A:
C.I. Direct Yellow 12
C.I. Direct Yellow 44
B:
C.I. Direct Black 17
C.I. Direct Black 19
C:
C.I. Direct Blue 202
C.I. Direct Blue 1
D:
C.I. Direct Orange 26
C.I. Direct Orange 107
C.I. Direct Red 31
C.I. Direct Red 81
C.I. Direct Red 2.
4. Highly durable, dye light-polarizing film according to claim 1, wherein the dichroism dyes comprise at least one each from the following respective classes A, C and D:
A:
C.I. Direct Yellow 12
C.I. Direct Yellow 44
C:
C.I. Direct Blue 202
C.I. Direct Blue 1
D:
C.I. Direct Orange 26
C.I. Direct Orange 107
C.I. Direct Red 31
C.I. Direct Red 81
C.I. Direct Red 2.
5. Highly durable, dye light-polarizing film according to claim 1, wherein the dichroism dyes comprise at least one each from the following respective classes C-E:
C:
C.I. Direct Blue 202
C.I. Direct Blue 1
D:
C.I. Direct Orange 26
C.I. Direct Orange 107
C.I. Direct Red 31
C.I. Direct Red 81
C.I. Direct Red 2
E:
C.I. Direct Green 85.
6. Highly durable, dye light-polarizing film according to claim 1, wherein the polymer film is made from polyvinyl alcohol or derivatives thereof and has been uniaxially press-stretched under at least one pair of pressure rolls held at a temperature of 55°-130° C.
7. A highly durable, light-polarizing film as in claim 1, having at least four dicroism dyes.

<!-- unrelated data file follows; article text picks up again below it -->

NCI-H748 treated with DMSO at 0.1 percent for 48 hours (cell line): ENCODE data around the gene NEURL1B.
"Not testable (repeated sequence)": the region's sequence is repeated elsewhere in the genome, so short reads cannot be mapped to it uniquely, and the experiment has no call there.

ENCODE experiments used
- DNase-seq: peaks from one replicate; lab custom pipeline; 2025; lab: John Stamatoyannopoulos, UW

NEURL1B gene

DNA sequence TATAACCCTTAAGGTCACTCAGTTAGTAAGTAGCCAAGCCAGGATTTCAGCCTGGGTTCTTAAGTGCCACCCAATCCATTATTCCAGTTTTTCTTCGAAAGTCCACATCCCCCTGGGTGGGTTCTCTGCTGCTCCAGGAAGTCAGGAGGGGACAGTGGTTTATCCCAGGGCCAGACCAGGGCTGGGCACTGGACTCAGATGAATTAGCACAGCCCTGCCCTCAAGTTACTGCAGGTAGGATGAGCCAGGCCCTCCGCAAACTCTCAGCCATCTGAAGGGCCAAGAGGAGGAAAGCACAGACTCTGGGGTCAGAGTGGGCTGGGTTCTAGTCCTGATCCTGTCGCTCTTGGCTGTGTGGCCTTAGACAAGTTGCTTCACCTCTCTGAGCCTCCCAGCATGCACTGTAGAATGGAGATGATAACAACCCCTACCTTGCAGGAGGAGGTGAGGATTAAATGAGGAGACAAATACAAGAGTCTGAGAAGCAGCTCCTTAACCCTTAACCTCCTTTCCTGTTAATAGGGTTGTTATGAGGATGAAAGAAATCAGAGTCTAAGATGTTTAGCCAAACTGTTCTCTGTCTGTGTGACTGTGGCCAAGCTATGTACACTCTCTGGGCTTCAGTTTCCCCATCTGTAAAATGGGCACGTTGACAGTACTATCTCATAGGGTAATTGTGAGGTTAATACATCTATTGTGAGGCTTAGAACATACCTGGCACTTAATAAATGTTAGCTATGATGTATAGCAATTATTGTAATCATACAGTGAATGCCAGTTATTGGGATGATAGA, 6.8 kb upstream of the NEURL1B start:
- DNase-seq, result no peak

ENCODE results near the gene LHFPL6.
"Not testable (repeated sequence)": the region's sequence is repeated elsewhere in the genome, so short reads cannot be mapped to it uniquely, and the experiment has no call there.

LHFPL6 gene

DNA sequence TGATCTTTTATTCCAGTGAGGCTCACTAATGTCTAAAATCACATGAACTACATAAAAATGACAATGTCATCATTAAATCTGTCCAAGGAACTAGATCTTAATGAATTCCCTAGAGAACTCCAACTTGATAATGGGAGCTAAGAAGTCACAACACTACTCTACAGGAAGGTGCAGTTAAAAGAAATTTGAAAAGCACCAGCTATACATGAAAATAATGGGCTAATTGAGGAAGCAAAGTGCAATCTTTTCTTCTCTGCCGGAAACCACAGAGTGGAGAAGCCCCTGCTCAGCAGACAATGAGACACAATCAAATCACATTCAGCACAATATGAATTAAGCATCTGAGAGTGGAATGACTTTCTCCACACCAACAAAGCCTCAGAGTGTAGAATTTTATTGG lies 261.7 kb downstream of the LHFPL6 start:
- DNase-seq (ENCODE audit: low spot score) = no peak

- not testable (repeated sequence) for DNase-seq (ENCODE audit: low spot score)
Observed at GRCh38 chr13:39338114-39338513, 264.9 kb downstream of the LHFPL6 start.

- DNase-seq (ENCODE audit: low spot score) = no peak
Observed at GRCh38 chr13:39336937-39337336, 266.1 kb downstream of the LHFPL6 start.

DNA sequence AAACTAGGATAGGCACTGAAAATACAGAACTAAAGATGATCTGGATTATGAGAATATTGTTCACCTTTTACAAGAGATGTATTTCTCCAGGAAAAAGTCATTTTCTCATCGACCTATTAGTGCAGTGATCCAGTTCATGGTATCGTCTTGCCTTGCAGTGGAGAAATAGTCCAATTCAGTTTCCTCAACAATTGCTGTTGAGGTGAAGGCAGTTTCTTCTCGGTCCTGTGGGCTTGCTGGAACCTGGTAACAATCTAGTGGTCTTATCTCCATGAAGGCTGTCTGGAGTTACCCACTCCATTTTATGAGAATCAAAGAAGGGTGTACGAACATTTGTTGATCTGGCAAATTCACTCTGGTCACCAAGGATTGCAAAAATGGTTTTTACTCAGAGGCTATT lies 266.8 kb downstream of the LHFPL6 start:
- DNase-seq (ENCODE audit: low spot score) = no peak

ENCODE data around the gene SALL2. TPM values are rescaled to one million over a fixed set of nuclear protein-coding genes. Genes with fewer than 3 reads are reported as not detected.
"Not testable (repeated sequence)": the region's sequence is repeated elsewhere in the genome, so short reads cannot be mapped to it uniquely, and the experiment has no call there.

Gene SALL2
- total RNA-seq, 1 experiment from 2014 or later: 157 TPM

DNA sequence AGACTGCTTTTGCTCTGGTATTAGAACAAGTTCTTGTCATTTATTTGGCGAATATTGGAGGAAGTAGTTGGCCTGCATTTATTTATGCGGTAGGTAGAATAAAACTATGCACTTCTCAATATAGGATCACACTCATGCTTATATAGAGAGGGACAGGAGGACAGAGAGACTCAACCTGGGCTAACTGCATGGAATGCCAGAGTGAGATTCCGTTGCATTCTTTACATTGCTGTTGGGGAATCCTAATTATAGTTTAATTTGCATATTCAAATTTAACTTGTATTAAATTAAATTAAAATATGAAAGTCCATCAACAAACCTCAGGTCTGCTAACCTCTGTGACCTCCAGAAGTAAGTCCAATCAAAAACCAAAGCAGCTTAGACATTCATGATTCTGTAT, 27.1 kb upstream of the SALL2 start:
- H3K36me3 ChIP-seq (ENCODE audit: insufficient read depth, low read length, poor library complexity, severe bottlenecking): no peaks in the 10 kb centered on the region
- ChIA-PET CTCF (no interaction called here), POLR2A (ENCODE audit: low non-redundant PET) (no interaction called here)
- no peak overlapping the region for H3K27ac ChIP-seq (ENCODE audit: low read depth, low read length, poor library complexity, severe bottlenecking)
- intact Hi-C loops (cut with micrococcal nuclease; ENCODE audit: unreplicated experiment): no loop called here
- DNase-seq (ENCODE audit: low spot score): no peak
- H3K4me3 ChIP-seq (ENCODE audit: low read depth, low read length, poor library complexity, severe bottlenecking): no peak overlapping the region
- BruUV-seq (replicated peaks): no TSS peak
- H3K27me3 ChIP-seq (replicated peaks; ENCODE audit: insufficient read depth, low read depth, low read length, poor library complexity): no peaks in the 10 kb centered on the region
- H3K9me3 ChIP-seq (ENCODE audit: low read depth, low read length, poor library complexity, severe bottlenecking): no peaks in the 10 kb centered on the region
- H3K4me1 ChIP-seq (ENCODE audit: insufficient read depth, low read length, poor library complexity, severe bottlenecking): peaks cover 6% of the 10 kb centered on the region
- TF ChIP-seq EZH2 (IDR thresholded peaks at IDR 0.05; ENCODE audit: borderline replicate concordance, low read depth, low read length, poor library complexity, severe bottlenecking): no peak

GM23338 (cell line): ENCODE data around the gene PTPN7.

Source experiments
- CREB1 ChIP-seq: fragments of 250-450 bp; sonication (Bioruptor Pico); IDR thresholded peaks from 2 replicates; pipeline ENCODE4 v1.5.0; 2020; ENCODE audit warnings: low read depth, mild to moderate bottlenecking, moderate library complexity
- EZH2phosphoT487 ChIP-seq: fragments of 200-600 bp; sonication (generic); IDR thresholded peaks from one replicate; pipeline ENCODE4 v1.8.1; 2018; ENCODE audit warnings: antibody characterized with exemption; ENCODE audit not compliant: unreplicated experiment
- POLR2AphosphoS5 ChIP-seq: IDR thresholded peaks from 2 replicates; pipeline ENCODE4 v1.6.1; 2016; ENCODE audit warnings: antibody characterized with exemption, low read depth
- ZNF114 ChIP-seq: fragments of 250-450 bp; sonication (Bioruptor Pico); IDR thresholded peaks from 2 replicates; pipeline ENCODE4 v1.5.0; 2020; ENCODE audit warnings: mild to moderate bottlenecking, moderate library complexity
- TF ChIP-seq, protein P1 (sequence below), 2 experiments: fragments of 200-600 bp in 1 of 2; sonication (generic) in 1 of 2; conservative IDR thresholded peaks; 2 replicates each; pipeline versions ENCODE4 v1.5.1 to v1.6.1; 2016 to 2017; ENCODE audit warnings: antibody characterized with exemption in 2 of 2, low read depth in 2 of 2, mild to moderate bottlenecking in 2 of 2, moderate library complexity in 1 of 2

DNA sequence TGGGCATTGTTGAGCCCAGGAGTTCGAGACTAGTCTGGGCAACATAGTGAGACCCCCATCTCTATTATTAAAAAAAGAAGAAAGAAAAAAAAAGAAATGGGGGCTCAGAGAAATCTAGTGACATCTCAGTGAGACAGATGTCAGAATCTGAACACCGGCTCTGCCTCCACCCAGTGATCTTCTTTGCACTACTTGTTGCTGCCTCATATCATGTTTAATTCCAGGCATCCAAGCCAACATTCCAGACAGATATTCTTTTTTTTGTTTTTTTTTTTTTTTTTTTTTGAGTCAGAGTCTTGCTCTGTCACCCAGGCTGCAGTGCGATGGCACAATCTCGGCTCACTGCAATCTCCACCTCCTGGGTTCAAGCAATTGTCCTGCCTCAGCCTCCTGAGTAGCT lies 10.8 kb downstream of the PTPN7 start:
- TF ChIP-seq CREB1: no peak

Description

This invention relates to a highly durable, dye light-polarizing film having neutral gray and a high polarizing coefficient, which comprises a polymer film having at least two dichroism dyes adsorbed and oriented therein.

Hitherto, a light-polarizing film has generally been prepared by adsorbing such polarizing elements as iodine or dichroism dye in a stretch-oriented base film. The base film is made from polyvinyl alcohol or derivatives thereof. Alternatively, the film is made from polyene prepared by the dehydrochlorination of polyvinyl chloride or dehydration of polyvinyl alcohol.

A light-polarizing film in which a polarizing element of iodine is used is excellent in the initial polarization quality, but is not satisfactory in durability, particularly when employed over a long period of time under high temperature and high humidity conditions, since water and heat resistance are minimal. A few proposals have been made, in order to improve durability, e.g., a rapid treatment with aqueous formalin or boric acid solution or application of a protective film made from polymer film having low water vapor transmission. However, these treatments are not yet sufficient to improve resistance under high temperature and humidity conditions.

A light-polarizing film in which a polarizing element of dichroism dye is used is superior to that in which iodine is used in place of the dichroism dye, with respect to durability with respect to water and heat. However, there are still problems of (1) no definite light transmission or not neutral gray, (2) no definite polarizing coefficient and (3) a considerably inferior polarizing coefficient to that of a light polarizing film in which iodine is used.

After our extensive studies on these problems, we have succeeded in finding that adsorbing and oriented specific organic direct dyes in a hydrophilic polymer film provides a highly durable dye light-polarizing film having a neutral gray and a high polarizing coefficient.